Indications of a change in the proton-to-electron mass ratio
Date: Thursday, April 20, 2006 @ 20:34:20 GMT
Topic: Science


From The American Institute of Physics Bulletin of Physics News
Number 774 April 19, 2006 by Phillip F. Schewe, Ben Stein, and Davide Castelvecchi

INDICATIONS OF A CHANGE IN THE PROTON-TO-ELECTRON MASS RATIO have shown up in comparisons of the spectra of hydrogen gas as recorded in a lab with spectra of light coming from hydrogen clouds at the distance of quasars. This is another of those tests of so-called physical constants that might not be absolutely constant.


For example, the steadiness of the fine structure constant (denoted by the letter alpha), defined as the square of the electron's charge divided by the speed of light times Planck's constant, has been in dispute (http://www.aip.org/pnu/1999/split/pnu410-1.htm ). Some tests say it's changing, others say it isn't. This is an important issue since alpha sets the overall strength of the electromagnetic force, the force that holds atoms together.

Similarly, the proton-to-electron mass ratio (denoted by the letter mu) figures in setting the scale of the strong nuclear force. There is at present no explanation why the proton's mass should be 1836 times that of the electron's. The new search for a varying mu was carried out by Wim Ubachs of the Vrije Universiteit Amsterdam. He and his colleagues approach their task by studying hydrogen gas in the lab, performing ultra-high-resolution spectroscopy in the difficult-to-access extreme-ultraviolet range.

This data is compared to accurate observations of absorption spectra of distant hydrogen (which absorbs light from even more distant quasars) as recorded with the European Southern Observatory (ESO) in Chile. The astronomical hydrogen is essentially hydrogen as it was 12 billion years ago, so one can seek hints of a changing value for mu. Why the comparison? Because the position of a particular spectral line depends on the value of mu; locate the spectral line accurately (that is, its wavelength) and you can infer a value for mu.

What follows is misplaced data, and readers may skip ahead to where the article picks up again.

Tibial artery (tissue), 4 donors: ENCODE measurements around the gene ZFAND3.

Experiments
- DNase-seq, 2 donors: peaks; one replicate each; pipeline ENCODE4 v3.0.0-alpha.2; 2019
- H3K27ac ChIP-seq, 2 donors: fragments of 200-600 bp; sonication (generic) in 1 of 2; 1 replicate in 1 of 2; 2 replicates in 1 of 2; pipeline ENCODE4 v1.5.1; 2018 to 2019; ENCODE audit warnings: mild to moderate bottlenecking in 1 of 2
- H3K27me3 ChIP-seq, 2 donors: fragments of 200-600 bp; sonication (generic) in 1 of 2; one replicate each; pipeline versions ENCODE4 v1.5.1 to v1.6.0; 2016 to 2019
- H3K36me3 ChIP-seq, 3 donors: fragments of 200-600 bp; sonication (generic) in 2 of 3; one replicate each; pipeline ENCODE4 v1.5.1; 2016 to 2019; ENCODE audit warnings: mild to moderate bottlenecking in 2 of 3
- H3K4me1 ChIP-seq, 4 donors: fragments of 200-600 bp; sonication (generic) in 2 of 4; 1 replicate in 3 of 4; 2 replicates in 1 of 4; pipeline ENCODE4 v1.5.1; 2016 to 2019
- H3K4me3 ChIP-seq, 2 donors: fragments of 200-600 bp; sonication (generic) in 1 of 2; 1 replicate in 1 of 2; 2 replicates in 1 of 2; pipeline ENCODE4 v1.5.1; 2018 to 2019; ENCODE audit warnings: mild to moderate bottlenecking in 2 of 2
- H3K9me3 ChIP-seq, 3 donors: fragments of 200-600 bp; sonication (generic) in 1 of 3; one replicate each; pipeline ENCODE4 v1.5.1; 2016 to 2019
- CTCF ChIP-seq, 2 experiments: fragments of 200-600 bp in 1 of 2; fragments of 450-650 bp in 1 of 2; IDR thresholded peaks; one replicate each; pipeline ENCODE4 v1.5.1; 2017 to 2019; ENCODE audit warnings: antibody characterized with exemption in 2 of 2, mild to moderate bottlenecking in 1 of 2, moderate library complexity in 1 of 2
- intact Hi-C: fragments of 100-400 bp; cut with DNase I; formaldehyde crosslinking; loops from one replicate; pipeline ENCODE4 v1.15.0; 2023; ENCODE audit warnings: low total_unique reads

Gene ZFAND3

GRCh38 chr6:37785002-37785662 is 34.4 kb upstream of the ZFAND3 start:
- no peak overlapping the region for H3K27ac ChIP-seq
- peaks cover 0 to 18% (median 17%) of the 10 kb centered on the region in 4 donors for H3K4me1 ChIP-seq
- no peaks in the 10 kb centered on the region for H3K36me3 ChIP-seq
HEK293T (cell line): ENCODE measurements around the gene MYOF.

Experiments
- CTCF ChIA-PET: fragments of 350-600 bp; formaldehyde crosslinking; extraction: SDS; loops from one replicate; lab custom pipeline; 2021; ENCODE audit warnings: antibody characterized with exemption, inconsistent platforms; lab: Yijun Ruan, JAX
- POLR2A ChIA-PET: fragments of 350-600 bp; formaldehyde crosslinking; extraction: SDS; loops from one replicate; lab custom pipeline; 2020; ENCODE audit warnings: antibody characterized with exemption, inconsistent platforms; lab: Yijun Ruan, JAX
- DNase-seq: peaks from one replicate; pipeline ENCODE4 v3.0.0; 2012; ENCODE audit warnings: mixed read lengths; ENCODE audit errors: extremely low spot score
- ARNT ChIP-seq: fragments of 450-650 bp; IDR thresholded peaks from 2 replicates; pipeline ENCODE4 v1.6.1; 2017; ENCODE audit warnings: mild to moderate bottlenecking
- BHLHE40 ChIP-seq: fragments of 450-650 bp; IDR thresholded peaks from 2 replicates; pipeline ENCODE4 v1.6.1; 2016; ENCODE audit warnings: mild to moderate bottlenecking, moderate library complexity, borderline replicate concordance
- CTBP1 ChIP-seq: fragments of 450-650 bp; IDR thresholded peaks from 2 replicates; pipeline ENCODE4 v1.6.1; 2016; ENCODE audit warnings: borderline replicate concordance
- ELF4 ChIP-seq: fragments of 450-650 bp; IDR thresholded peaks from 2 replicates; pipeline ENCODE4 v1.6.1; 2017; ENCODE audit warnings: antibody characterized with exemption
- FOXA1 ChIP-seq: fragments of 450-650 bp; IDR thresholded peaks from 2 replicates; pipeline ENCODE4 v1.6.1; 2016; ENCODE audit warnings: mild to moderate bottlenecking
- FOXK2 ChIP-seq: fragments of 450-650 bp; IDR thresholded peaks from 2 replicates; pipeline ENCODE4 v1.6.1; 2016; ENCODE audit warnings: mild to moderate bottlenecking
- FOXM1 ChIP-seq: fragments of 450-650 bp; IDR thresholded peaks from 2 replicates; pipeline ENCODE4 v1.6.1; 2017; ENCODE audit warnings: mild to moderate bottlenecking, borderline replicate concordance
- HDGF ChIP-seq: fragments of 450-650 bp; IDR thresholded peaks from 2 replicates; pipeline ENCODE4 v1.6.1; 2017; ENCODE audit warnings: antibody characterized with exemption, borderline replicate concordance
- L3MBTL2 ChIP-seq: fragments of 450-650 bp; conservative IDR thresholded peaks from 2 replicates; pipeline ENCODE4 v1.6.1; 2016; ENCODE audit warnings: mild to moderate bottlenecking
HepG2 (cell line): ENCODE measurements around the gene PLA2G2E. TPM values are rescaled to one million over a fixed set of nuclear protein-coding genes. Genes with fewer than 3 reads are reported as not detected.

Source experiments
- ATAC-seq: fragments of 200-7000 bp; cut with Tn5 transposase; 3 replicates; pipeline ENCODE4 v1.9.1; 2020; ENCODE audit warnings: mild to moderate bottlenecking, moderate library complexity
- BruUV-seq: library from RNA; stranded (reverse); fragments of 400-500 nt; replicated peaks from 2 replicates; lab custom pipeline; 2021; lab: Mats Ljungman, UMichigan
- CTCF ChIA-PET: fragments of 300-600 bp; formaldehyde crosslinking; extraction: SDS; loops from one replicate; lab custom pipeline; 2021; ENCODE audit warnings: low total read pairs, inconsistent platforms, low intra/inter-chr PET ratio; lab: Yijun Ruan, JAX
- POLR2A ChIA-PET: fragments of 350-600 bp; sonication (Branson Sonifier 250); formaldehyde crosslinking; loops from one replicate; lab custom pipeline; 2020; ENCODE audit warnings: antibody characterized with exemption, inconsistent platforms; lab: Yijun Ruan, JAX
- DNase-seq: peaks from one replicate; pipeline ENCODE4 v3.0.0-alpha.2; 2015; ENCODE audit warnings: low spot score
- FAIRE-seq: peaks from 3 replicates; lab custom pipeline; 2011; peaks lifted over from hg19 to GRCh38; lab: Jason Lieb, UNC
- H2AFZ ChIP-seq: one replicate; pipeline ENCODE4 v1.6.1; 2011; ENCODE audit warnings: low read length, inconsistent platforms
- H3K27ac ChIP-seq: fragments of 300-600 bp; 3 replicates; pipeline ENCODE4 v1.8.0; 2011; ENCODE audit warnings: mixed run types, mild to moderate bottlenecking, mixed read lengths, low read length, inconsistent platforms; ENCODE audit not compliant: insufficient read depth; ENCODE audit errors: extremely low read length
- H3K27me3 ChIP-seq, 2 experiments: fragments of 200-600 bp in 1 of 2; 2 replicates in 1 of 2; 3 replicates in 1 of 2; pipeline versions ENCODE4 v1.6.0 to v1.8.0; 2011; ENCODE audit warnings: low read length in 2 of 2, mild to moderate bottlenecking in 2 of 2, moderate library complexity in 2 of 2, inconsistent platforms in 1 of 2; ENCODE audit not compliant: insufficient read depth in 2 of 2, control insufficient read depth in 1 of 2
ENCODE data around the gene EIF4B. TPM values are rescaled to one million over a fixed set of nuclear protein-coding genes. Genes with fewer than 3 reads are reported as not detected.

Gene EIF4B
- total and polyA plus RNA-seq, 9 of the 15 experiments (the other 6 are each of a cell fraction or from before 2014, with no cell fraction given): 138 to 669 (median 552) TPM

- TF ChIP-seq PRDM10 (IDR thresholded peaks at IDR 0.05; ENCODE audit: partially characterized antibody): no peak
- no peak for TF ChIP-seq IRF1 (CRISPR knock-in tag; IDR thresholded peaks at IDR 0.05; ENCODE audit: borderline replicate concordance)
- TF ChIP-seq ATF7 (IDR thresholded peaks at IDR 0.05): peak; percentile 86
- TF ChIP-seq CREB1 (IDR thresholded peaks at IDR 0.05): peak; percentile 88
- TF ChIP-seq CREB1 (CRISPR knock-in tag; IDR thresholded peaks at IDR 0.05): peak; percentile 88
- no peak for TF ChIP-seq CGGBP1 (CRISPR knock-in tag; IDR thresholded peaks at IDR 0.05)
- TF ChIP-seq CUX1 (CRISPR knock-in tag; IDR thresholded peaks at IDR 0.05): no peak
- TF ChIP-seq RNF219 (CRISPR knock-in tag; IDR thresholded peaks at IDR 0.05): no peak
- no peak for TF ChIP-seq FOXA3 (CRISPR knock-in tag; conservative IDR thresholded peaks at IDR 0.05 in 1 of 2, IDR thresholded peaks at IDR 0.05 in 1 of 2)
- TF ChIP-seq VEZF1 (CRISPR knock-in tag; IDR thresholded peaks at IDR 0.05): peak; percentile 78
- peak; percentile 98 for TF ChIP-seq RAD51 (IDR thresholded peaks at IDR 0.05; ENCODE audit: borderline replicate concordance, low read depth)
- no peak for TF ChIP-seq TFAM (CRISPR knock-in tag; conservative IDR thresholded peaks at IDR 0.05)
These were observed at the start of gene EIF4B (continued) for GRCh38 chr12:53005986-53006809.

In this way, the researchers report that they see evidence that mu has decreased by 0.002% over those 12 billion years. According to Ubachs (wimu@nat.vu.nl, www.nat.vu.nl/~wimu ), the statistical confidence of his spectroscopic comparison is at the level of 3.5 standard deviations. (Reinhold et al., Physical Review Letters, 21 April 2006, laser website at www.nat.vu.nl/~laser )

NUCLEAR QUANTUM OPTICS. Normally the atomic realm, characterized by an energy scale of electron volts or less, is very much removed from the nuclear realm, where energy levels are measured in thousands and millions of eV.

Some laser interactions in nuclei can be achieved indirectly by using light to create plasmas, whose secondary particles either interact with nuclei or, in a tertiary step, produce gamma rays which then influence nuclear states.

Scientists at the Max-Planck-Institut fur Kernphysik have now studied how present and future x-ray laser facilities will make possible direct laser intervention in the nucleus and how this will open up a new branch of quantum optics. X-ray sources such as the TESLA device at the DESY lab in Hamburg will not only deliver high-intensity, high-energy beams but will, at least partially, consist of coherent (laserlike) radiation.

One doesn't need coherent light to excite a nucleus, but coherence can be important in exercising greater control over optical phenomena analogous to those in atomic systems. Examples include exciting a complete population inversion of the target nuclei or even producing some kind of nuclear "electromagnetically induced transparency."

One of the researchers, Thomas Burvenich (buervenich@fias.uni-frankfurt.de), says that an additional benefit of nuclear quantum optics will be the direct measurement of specific nuclear facts, such as nuclear dipole moments and the energy levels of nuclei. (Burvenich et al., Physical Review Letters, 14 April 2006; lab website at http://www.mpi-hd.mpg.de/keitel/evers/ )






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